San Francisco, Nov 8 Electric car company Tesla on Thursday announced the appointment of Robyn Denholm, an executive at Australian telecommunications firm Telstra, to become the Chair of the Tesla Board.
Denholm, 55, takes over the role from Elon Musk who agreed to step down in late September as Chairman of Tesla for three years and pay a $20 million fine in a deal with the stock market regulatory authority, Securities and Exchange Commission (SEC) to resolve securities fraud charges.
Musk will remain as Tesla's chief executive and the biggest investor.
"Robyn will be leaving her role as CFO and Head of Strategy at Telstra, Australia's largest telecommunications company, once her six-month notice period with Telstra is complete. Robyn will be serving as Tesla Chair on a full-time basis," Tesla said in a statement.
To ensure a smooth transition during the remainder of Robyn's time at Telstra, Musk will be a resource to her and provide any support that she requests in her role as Chair.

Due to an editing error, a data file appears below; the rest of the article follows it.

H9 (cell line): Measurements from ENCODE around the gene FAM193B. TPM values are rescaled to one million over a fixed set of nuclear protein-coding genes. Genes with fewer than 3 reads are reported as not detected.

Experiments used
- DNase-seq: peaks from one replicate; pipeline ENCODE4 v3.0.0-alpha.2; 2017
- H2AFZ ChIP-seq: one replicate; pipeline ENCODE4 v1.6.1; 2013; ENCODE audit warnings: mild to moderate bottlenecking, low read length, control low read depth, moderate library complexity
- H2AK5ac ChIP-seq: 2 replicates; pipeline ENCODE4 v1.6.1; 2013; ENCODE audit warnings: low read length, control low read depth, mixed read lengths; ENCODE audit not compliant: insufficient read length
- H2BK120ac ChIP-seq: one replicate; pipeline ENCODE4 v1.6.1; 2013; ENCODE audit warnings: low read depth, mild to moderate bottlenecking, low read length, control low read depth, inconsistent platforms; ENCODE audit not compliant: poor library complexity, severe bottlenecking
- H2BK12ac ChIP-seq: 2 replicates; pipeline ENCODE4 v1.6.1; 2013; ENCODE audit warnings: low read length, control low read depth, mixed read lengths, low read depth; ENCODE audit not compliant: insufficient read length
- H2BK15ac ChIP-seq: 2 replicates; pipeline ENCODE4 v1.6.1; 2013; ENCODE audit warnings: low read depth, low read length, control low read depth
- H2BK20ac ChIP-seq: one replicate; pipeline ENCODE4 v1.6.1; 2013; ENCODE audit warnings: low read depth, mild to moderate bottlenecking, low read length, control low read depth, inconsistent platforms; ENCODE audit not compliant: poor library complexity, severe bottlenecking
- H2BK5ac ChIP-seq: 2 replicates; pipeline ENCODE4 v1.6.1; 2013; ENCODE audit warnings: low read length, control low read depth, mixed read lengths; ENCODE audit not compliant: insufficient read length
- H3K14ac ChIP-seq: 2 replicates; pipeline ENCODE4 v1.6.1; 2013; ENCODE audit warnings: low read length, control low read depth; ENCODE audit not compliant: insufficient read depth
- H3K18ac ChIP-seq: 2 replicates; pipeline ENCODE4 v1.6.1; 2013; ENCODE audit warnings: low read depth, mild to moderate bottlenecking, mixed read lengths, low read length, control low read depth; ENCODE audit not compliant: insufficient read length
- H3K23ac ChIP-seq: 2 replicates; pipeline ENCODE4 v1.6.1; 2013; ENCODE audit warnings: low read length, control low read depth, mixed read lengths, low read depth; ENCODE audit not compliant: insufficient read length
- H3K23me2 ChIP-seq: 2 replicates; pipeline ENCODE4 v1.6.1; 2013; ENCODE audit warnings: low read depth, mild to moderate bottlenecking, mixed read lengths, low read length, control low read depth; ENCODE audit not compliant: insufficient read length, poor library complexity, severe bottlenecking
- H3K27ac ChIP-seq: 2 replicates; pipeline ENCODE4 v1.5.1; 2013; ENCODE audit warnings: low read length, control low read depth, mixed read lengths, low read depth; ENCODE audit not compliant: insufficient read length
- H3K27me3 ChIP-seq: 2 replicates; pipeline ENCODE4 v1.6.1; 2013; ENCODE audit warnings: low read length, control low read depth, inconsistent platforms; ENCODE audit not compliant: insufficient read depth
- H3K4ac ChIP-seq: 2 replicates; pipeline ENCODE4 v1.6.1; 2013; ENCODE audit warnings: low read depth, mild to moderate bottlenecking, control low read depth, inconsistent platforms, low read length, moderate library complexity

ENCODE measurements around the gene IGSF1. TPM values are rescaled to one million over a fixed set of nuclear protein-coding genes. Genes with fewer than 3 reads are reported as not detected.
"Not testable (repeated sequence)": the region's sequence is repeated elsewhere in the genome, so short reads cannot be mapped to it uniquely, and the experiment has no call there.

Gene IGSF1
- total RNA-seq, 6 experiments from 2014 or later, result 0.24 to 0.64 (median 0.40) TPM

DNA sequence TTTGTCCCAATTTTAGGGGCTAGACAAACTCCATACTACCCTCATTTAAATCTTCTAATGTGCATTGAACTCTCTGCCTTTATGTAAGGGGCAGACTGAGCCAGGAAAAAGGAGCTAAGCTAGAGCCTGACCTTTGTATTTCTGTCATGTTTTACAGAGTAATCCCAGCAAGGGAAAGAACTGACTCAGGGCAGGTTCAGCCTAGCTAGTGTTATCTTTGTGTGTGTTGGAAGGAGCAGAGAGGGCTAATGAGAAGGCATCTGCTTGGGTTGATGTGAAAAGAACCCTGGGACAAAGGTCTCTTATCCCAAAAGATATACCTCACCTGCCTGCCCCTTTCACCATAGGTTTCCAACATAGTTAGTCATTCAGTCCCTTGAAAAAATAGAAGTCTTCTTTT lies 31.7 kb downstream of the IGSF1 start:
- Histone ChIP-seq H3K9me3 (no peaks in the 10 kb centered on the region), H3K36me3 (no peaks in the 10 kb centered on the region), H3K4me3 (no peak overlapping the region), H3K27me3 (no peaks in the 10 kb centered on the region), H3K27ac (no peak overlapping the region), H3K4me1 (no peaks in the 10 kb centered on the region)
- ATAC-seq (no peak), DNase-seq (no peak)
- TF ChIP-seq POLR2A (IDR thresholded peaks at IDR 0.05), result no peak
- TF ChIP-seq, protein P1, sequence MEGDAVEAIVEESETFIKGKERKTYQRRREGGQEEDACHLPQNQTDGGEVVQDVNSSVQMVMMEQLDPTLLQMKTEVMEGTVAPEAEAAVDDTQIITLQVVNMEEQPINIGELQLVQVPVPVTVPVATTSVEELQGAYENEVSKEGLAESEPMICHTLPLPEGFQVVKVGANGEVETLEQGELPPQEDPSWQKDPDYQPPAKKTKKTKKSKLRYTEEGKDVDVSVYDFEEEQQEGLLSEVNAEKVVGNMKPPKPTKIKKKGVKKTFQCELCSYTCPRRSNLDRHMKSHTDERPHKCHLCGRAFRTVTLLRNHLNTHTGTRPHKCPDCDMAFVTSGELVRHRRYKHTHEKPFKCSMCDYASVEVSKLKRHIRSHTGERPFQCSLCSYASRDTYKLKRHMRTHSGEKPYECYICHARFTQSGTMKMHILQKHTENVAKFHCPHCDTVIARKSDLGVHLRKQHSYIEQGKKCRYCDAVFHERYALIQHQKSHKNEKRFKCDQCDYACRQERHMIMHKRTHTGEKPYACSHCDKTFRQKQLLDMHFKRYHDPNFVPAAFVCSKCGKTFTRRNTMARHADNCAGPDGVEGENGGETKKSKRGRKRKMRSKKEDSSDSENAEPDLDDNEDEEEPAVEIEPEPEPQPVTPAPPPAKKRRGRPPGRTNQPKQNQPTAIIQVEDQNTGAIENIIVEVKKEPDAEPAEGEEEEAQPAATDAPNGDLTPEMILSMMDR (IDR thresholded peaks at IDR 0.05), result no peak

"Robyn has extensive experience in both the tech and auto industries, and she has made significant contributions as a Tesla Board member over the past four years in helping us become a profitable company," said Musk.
"I look forward to working even more closely with Robyn as we continue accelerating the advent of sustainable energy," he added.
Denholm has served on the Tesla Board as an independent director since 2014.
Her global experience in both Australia and Silicon Valley encompasses leadership roles across a range of technology companies, including Telstra, Juniper Networks, and Sun Microsystems.
"I believe in this company, I believe in its mission and I look forward to helping Elon and the Tesla team achieve sustainable profitability and drive long-term shareholder value," said Denholm.
The US SEC last month announced the deal with Tesla, after it sued Musk in federal court for misleading investors over his post on Twitter in August that he had "funding secured" for a buyout of the electric-car company at $420 a share, reports The New York Times.
Musk accepted the deal with the SEC "without admitting or denying the allegations of the complaint", according to a court document.
His tweet about taking his company private, along with attacks on critics on social media, raised concerns with investors about whether Musk has become too focused on criticism from so-called short-sellers who had been making bets against him and Tesla.